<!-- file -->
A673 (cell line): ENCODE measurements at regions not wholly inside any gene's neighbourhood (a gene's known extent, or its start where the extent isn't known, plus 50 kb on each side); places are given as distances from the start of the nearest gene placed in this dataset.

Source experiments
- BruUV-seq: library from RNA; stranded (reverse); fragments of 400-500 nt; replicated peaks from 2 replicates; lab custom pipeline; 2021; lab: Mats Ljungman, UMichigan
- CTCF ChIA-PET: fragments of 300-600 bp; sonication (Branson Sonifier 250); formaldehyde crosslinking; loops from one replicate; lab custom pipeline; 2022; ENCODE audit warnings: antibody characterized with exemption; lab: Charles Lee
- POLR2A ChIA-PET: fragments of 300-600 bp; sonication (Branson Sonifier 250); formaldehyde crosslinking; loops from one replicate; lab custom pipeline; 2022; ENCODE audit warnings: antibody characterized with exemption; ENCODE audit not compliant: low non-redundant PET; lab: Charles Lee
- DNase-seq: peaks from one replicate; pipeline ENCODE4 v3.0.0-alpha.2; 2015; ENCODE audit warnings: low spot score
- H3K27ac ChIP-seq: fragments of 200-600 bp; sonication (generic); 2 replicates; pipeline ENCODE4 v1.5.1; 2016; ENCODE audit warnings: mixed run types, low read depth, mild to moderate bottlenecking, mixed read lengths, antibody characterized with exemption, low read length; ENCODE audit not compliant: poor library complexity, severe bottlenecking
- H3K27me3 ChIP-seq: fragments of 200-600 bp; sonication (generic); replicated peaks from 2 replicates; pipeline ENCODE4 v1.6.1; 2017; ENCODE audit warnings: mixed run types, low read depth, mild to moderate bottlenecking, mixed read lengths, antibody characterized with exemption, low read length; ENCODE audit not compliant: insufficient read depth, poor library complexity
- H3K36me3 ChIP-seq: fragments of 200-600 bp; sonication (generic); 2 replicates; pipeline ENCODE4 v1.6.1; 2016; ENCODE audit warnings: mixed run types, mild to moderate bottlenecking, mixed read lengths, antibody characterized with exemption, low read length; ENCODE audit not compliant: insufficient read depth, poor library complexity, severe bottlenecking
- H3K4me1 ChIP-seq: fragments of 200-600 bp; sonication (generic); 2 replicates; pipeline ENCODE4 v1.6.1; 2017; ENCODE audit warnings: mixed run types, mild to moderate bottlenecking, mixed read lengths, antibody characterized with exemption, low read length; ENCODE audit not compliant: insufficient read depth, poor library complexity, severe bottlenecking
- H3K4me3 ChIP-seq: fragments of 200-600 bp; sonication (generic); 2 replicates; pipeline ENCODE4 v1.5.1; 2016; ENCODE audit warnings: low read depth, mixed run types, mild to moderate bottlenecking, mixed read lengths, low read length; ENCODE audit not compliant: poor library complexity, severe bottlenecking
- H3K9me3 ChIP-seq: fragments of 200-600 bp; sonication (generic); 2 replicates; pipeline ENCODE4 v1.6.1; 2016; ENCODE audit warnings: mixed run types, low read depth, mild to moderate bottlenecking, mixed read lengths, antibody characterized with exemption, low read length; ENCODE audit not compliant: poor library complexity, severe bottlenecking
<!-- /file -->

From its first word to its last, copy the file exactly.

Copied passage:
A673 (cell line): ENCODE measurements at regions not wholly inside any gene's neighbourhood (a gene's known extent, or its start where the extent isn't known, plus 50 kb on each side); places are given as distances from the start of the nearest gene placed in this dataset.

Source experiments
- BruUV-seq: library from RNA; stranded (reverse); fragments of 400-500 nt; replicated peaks from 2 replicates; lab custom pipeline; 2021; lab: Mats Ljungman, UMichigan
- CTCF ChIA-PET: fragments of 300-600 bp; sonication (Branson Sonifier 250); formaldehyde crosslinking; loops from one replicate; lab custom pipeline; 2022; ENCODE audit warnings: antibody characterized with exemption; lab: Charles Lee
- POLR2A ChIA-PET: fragments of 300-600 bp; sonication (Branson Sonifier 250); formaldehyde crosslinking; loops from one replicate; lab custom pipeline; 2022; ENCODE audit warnings: antibody characterized with exemption; ENCODE audit not compliant: low non-redundant PET; lab: Charles Lee
- DNase-seq: peaks from one replicate; pipeline ENCODE4 v3.0.0-alpha.2; 2015; ENCODE audit warnings: low spot score
- H3K27ac ChIP-seq: fragments of 200-600 bp; sonication (generic); 2 replicates; pipeline ENCODE4 v1.5.1; 2016; ENCODE audit warnings: mixed run types, low read depth, mild to moderate bottlenecking, mixed read lengths, antibody characterized with exemption, low read length; ENCODE audit not compliant: poor library complexity, severe bottlenecking
- H3K27me3 ChIP-seq: fragments of 200-600 bp; sonication (generic); replicated peaks from 2 replicates; pipeline ENCODE4 v1.6.1; 2017; ENCODE audit warnings: mixed run types, low read depth, mild to moderate bottlenecking, mixed read lengths, antibody characterized with exemption, low read length; ENCODE audit not compliant: insufficient read depth, poor library complexity
- H3K36me3 ChIP-seq: fragments of 200-600 bp; sonication (generic); 2 replicates; pipeline ENCODE4 v1.6.1; 2016; ENCODE audit warnings: mixed run types, mild to moderate bottlenecking, mixed read lengths, antibody characterized with exemption, low read length; ENCODE audit not compliant: insufficient read depth, poor library complexity, severe bottlenecking
- H3K4me1 ChIP-seq: fragments of 200-600 bp; sonication (generic); 2 replicates; pipeline ENCODE4 v1.6.1; 2017; ENCODE audit warnings: mixed run types, mild to moderate bottlenecking, mixed read lengths, antibody characterized with exemption, low read length; ENCODE audit not compliant: insufficient read depth, poor library complexity, severe bottlenecking
- H3K4me3 ChIP-seq: fragments of 200-600 bp; sonication (generic); 2 replicates; pipeline ENCODE4 v1.5.1; 2016; ENCODE audit warnings: low read depth, mixed run types, mild to moderate bottlenecking, mixed read lengths, low read length; ENCODE audit not compliant: poor library complexity, severe bottlenecking
- H3K9me3 ChIP-seq: fragments of 200-600 bp; sonication (generic); 2 replicates; pipeline ENCODE4 v1.6.1; 2016; ENCODE audit warnings: mixed run types, low read depth, mild to moderate bottlenecking, mixed read lengths, antibody characterized with exemption, low read length; ENCODE audit not compliant: poor library complexity, severe bottlenecking